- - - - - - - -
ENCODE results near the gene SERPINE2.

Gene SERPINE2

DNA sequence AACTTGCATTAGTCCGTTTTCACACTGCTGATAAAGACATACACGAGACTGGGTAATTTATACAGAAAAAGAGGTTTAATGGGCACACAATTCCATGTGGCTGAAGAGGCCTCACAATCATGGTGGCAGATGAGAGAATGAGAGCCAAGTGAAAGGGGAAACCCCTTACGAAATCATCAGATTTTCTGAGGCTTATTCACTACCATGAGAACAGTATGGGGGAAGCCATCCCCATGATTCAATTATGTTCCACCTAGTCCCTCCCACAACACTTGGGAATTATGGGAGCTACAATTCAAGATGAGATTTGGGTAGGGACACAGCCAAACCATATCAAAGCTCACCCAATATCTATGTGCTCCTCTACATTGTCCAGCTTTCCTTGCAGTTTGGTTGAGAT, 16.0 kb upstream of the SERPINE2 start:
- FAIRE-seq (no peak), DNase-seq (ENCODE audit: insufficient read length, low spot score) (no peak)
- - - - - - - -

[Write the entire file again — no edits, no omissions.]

ENCODE results near the gene SERPINE2.

Gene SERPINE2

DNA sequence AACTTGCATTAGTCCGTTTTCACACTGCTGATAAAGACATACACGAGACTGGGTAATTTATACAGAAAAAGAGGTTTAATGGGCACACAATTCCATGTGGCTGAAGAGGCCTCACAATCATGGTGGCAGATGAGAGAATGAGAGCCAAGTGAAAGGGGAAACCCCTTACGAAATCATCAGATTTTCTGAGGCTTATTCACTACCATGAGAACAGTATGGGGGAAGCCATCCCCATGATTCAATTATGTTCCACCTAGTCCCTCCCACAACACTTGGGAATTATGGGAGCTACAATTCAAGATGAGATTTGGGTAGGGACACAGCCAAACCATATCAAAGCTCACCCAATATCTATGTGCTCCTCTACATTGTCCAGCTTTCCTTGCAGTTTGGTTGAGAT, 16.0 kb upstream of the SERPINE2 start:
- FAIRE-seq (no peak), DNase-seq (ENCODE audit: insufficient read length, low spot score) (no peak)